Edmond’s newly elected mayor Mike Rosen on Wednesday, Nov. 15, 2023 in Edmonds, Washington. (Olivia Vanni / The Herald)
Mayor-elect Rosen wants to ‘make Edmonds politics boring again’

Mike Rosen handily defeated incumbent Mayor Mike Nelson. He talked with The Herald about how he wants to gather the “full input” of residents.

Outside of Angel of the Winds Arena on Wednesday, Nov. 22, 2023 in Everett, Washington. (Olivia Vanni / The Herald)
Police arrest Angel of the Winds arena worker accused of stabbing boss

The man allegedly walked up to his employer and demanded a raise, before stabbing him in the stomach, witnesses said.

Providence Hospital in Everett at sunset on December 11, 2017. (Kevin Clark / The Daily Herald)
After strike, Everett nurses, Providence agree on tentative contract

Following a five-day strike, union nurses and the hospital met to negotiate for the first time in late November.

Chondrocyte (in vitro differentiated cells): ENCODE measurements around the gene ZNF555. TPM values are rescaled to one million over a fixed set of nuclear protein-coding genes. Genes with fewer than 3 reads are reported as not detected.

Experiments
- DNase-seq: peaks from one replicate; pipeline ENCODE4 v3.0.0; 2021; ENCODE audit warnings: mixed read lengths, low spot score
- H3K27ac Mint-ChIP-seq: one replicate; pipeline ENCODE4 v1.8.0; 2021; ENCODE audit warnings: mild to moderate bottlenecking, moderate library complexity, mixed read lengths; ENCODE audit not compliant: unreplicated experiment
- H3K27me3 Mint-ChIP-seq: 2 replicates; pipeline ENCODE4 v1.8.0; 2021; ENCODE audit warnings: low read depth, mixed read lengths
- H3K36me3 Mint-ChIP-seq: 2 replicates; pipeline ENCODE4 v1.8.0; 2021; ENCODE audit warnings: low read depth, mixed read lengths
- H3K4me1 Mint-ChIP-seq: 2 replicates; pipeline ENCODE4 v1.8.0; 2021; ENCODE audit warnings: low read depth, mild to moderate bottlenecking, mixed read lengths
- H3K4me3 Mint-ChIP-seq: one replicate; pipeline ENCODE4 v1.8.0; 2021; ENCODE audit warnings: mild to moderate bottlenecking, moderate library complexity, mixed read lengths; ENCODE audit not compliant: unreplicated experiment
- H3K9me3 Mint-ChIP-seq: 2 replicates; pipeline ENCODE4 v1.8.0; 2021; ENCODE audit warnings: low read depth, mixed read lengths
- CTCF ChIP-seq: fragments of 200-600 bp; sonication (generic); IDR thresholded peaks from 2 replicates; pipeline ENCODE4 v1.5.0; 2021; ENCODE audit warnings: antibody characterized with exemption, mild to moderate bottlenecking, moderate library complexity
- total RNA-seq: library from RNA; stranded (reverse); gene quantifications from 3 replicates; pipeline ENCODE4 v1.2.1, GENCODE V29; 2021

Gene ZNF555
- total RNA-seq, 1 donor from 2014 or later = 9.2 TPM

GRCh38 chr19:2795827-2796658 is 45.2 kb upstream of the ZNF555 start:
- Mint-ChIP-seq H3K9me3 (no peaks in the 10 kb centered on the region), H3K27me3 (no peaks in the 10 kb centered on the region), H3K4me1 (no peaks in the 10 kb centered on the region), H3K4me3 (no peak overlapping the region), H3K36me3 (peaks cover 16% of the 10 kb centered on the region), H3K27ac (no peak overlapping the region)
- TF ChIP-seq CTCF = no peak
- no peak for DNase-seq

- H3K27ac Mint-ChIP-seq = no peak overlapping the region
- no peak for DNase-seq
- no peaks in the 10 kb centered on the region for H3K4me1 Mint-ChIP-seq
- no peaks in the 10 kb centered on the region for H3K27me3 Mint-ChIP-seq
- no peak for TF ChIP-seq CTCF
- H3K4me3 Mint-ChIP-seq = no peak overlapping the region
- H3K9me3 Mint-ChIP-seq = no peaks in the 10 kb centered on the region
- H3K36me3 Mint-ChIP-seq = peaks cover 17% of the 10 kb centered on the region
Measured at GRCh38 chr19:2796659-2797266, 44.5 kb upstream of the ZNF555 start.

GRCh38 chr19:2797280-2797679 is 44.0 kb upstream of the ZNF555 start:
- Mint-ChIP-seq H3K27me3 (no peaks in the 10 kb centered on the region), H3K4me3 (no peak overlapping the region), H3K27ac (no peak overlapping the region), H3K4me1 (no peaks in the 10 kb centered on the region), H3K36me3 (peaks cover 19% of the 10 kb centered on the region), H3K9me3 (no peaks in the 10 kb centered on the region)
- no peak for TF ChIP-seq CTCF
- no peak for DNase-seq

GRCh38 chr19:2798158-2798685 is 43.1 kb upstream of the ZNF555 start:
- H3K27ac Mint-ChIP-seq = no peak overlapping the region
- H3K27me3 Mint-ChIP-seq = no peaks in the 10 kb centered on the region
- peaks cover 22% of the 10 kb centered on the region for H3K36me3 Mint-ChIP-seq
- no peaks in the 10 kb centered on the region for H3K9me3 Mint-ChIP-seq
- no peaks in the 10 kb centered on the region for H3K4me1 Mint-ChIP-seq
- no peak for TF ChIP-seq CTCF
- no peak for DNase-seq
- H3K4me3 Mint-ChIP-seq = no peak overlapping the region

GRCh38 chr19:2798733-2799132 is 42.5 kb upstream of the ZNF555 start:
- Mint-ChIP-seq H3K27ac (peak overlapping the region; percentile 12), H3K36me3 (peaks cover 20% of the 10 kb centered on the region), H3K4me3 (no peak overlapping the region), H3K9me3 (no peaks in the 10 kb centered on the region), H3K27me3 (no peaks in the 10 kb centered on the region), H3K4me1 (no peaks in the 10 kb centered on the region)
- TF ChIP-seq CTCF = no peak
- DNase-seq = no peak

The terminal and air traffic control tower at Paine Field are seen on Thursday, Oct. 13, 2022, in unincorporated Snohomish County, Washington. (Ryan Berry / The Herald)
Everett’s second-largest aerospace employer, ATS, names new CEO

New CEO Robert Cords will lead Paine Field-based Aviation Technical Services, which employs 800 people in Everett.

A sign showing the river levels of previous floods is visible along the Snohomish River on Monday, Dec. 4, 2023 in Snohomish, Washington. (Olivia Vanni / The Herald)
Forecast holds: Flooding to hit Tuesday in Gold Bar, Monroe, Snohomish

The Snohomish River was expected to crest “just below” major flood stage late Tuesday, according to the National Weather Service.

Chestnut mushrooms grow in a fruiting tent on Friday, Dec. 1, 2023, at Black Forest Mushrooms in Everett, Washington. (Ryan Berry / The Herald)
Fungi town: Downtown Everett home to new indoor gourmet mushroom farm

Black Forest Mushrooms will grow up to 20,000 pounds of tasty mushrooms each month. Its storefront opens Saturday at 2110 Hewitt Ave.

Support local journalism

If you value local news, make a gift now to support the trusted journalism you get in The Daily Herald. Donations processed in this system are not tax deductible.